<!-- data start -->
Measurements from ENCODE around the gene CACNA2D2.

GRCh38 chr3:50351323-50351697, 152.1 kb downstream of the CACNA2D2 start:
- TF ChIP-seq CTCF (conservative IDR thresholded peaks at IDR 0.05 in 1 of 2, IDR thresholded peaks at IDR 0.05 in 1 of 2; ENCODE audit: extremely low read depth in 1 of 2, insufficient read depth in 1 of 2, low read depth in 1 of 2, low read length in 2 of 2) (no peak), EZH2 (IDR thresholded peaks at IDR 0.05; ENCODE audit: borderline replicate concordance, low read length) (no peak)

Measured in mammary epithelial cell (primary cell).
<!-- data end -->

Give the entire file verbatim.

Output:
Measurements from ENCODE around the gene CACNA2D2.

GRCh38 chr3:50351323-50351697, 152.1 kb downstream of the CACNA2D2 start:
- TF ChIP-seq CTCF (conservative IDR thresholded peaks at IDR 0.05 in 1 of 2, IDR thresholded peaks at IDR 0.05 in 1 of 2; ENCODE audit: extremely low read depth in 1 of 2, insufficient read depth in 1 of 2, low read depth in 1 of 2, low read length in 2 of 2) (no peak), EZH2 (IDR thresholded peaks at IDR 0.05; ENCODE audit: borderline replicate concordance, low read length) (no peak)

Measured in mammary epithelial cell (primary cell).